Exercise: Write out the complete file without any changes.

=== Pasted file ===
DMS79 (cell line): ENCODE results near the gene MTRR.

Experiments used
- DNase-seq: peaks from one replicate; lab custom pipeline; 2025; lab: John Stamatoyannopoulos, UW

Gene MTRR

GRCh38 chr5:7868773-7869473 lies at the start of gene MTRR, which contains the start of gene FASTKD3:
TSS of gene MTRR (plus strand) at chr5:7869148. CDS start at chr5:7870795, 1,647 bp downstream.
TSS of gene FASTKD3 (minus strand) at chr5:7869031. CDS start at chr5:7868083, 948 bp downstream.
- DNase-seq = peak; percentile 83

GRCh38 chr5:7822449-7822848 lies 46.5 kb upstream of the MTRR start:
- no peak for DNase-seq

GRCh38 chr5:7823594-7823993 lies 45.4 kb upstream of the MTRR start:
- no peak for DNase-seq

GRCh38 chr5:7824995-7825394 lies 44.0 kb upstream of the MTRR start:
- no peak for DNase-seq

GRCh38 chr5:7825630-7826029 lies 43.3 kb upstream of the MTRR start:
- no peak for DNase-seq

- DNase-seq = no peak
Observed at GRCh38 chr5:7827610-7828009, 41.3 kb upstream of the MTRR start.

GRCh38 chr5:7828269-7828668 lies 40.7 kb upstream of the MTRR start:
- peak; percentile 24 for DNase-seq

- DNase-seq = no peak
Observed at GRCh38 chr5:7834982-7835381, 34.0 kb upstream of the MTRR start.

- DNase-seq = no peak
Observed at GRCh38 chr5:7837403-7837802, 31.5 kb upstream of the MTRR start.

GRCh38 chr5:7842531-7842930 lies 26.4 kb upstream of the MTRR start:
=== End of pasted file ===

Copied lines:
DMS79 (cell line): ENCODE results near the gene MTRR.

Experiments used
- DNase-seq: peaks from one replicate; lab custom pipeline; 2025; lab: John Stamatoyannopoulos, UW

Gene MTRR

GRCh38 chr5:7868773-7869473 lies at the start of gene MTRR, which contains the start of gene FASTKD3:
TSS of gene MTRR (plus strand) at chr5:7869148. CDS start at chr5:7870795, 1,647 bp downstream.
TSS of gene FASTKD3 (minus strand) at chr5:7869031. CDS start at chr5:7868083, 948 bp downstream.
- DNase-seq = peak; percentile 83

GRCh38 chr5:7822449-7822848 lies 46.5 kb upstream of the MTRR start:
- no peak for DNase-seq

GRCh38 chr5:7823594-7823993 lies 45.4 kb upstream of the MTRR start:
- no peak for DNase-seq

GRCh38 chr5:7824995-7825394 lies 44.0 kb upstream of the MTRR start:
- no peak for DNase-seq

GRCh38 chr5:7825630-7826029 lies 43.3 kb upstream of the MTRR start:
- no peak for DNase-seq

- DNase-seq = no peak
Observed at GRCh38 chr5:7827610-7828009, 41.3 kb upstream of the MTRR start.

GRCh38 chr5:7828269-7828668 lies 40.7 kb upstream of the MTRR start:
- peak; percentile 24 for DNase-seq

- DNase-seq = no peak
Observed at GRCh38 chr5:7834982-7835381, 34.0 kb upstream of the MTRR start.

- DNase-seq = no peak
Observed at GRCh38 chr5:7837403-7837802, 31.5 kb upstream of the MTRR start.

GRCh38 chr5:7842531-7842930 lies 26.4 kb upstream of the MTRR start: